Leisure Artist in the Great Game
“Everyone is an artist,” said my father in his atelier. “Everyone is capable of being deeply moved when they view things felt. The art of projecting your feelings into paintings lies in things felt. Express your innermost feelings and the art will move deeply.”
Such ideas come from my days as a student and they are pertinent today. We turn to art for a pick-me-up in delight and wonder.
Art is a made thing. The urge to make it exists within each one of us.
Making art is easier today because creative materials are very accessible. Go get them and call yourself an artist. You can do so too if you want.
To gain the upper hand in the making of art you may use many methods.
You might choose to go to schools that teach art.
Sometimes an atelier with its resident artist will take students and you might become one too.
Art books can get you started, and the Internet bursts with material to steer you down creative pathways.
There is advice from gurus and geniuses and art agony aunts-n-dudes.
When searching the world for material it will obligingly overload your enquiry and curiosity.
The sensation of being overwhelmed by all that art opinion is normal.
Suddenly it’s time to have a break and mull over your excessive exposure to art information.
While you are in a creative recess may I suggest that you reflect on the option of leisure?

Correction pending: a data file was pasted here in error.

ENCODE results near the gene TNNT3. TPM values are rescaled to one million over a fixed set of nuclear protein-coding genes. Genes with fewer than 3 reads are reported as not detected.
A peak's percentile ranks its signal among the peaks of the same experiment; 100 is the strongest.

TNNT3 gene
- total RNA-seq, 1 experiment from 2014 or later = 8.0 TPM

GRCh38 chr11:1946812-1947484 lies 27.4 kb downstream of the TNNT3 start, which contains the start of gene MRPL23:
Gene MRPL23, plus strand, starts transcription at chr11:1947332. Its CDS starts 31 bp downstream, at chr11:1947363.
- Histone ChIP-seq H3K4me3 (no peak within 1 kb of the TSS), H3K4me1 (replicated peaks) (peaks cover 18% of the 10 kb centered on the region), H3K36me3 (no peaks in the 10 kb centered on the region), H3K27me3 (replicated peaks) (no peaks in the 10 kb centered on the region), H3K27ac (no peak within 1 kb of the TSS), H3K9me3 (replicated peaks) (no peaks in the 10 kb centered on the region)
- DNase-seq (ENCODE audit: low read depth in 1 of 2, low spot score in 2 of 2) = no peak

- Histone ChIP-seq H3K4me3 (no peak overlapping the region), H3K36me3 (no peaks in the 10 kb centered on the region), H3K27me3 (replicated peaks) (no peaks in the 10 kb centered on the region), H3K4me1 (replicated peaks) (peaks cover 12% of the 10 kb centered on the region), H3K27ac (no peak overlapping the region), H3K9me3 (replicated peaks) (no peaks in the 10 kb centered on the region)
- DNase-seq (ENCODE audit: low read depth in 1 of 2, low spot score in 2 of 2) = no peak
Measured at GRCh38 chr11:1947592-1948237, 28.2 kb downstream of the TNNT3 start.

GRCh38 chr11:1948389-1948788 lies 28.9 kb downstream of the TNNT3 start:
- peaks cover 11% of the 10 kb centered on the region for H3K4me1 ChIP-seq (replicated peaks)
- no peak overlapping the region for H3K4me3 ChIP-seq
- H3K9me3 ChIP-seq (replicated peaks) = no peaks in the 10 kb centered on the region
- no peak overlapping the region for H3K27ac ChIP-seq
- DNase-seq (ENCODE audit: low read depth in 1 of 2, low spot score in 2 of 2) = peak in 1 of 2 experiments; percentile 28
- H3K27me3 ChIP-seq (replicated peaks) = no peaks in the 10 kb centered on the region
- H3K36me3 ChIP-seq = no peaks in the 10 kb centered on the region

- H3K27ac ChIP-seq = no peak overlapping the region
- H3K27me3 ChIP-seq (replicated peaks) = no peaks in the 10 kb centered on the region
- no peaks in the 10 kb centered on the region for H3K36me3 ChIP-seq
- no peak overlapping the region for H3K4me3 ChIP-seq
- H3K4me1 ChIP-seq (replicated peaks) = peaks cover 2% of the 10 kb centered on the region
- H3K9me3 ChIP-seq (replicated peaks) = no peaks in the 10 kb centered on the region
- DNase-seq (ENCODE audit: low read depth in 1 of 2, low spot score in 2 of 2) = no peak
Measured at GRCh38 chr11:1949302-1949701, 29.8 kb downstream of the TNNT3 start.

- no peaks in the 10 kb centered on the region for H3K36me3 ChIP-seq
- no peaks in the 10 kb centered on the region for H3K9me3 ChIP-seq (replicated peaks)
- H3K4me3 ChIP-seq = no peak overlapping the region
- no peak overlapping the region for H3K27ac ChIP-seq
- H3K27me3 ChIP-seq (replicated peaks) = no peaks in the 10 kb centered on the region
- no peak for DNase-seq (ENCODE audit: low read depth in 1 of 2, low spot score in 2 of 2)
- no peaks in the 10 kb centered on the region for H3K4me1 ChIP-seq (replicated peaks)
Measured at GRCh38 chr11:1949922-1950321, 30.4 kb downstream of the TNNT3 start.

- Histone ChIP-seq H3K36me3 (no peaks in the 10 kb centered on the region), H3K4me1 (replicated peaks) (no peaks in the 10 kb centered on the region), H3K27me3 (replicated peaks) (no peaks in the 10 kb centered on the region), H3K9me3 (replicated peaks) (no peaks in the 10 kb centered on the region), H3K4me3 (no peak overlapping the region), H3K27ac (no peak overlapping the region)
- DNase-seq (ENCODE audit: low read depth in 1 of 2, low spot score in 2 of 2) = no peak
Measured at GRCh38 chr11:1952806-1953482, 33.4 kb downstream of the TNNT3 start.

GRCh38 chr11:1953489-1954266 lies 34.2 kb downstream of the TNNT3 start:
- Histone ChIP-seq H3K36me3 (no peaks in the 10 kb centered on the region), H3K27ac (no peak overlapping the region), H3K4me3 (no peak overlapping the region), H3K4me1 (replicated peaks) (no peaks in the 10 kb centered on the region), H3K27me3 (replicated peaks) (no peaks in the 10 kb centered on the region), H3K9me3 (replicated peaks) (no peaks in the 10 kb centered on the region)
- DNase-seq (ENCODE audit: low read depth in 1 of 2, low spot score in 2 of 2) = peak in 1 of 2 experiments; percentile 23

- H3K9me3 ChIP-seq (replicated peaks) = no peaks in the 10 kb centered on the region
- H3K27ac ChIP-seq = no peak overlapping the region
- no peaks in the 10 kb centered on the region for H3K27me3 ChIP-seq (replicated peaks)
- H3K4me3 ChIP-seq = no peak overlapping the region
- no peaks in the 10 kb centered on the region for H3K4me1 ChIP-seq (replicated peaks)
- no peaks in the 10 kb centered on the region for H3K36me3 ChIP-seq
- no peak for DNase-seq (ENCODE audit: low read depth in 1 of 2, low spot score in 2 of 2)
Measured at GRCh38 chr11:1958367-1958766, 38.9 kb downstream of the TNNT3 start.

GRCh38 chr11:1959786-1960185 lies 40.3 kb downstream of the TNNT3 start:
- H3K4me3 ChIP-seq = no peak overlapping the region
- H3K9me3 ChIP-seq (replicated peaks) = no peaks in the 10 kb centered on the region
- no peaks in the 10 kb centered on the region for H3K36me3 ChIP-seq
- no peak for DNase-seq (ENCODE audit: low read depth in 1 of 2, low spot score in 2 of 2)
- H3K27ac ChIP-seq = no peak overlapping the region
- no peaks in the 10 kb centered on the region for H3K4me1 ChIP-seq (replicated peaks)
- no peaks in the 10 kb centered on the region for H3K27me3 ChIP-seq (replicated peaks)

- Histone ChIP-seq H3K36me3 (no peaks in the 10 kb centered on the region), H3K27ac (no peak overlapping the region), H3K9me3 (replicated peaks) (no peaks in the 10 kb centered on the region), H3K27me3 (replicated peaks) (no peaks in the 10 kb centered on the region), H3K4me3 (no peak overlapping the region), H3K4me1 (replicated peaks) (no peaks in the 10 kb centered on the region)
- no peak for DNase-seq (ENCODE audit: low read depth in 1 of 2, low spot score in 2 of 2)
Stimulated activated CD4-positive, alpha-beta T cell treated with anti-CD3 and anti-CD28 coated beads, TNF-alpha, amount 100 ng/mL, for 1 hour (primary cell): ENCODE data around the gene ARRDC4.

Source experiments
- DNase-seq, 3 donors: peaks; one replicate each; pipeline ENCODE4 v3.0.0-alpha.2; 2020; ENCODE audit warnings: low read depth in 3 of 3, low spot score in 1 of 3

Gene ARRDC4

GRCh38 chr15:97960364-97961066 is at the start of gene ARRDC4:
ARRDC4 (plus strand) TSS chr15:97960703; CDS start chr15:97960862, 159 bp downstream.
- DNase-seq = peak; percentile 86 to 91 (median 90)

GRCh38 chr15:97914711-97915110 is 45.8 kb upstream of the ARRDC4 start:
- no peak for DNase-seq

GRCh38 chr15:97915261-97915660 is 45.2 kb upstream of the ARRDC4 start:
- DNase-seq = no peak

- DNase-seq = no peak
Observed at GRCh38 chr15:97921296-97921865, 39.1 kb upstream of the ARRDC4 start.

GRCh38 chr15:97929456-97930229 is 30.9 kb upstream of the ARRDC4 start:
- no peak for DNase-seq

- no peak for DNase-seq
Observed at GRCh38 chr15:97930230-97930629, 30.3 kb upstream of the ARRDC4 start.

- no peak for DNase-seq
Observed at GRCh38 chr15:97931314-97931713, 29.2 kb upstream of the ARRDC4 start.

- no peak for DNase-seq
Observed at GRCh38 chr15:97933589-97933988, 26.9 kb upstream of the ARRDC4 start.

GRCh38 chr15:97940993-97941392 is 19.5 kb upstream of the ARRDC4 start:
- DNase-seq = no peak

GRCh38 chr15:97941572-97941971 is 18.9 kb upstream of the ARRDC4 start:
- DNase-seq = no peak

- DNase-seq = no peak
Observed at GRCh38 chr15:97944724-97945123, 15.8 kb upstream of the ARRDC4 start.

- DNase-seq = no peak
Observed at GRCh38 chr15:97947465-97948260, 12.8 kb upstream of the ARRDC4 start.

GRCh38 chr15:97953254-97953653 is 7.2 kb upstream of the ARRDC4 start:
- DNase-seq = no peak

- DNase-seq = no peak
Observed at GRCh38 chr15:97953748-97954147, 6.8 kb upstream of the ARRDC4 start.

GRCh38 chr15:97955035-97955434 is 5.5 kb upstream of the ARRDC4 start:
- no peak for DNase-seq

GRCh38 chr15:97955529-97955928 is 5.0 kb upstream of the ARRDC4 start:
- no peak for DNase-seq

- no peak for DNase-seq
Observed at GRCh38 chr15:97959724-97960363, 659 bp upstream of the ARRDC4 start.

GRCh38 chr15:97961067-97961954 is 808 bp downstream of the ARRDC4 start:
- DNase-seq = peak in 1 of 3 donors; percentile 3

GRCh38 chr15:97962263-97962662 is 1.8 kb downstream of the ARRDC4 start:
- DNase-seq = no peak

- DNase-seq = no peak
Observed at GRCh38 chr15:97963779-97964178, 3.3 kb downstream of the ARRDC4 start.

Art leisure is so much better than art competitiveness.
In my experience craving money will stifle your creative swagger for learning. Turning a trick to gain wealth stops your depth of feeling. A love of mammon duds the inspiration delivery.
Once you do art well your leisurely inclinations may go to great heights of professionalism. It really is your call, but I urge a solid training schedule in laying down the foundation blocks first.
Art catches our breath and it’s for sharing. Learn and thrive, and evocative responses in appreciation will come to you.
In my atelier I show how to do things. These ways are built upon 150 years of linage beginning with the studios of Anton Mauve and Jacob Maris of the 1870s.
Impressionism styles resonate, resolving creative methodologies that are building blocks to new ideas. Follow trends that lead to the First World War and then eventually into our time of Postmodernism. It’s a good feeling to be modern with sound knowledge of why it feels good.
©Pieter Zaadstra 2014/15 – Introduction to teaching session for advanced participants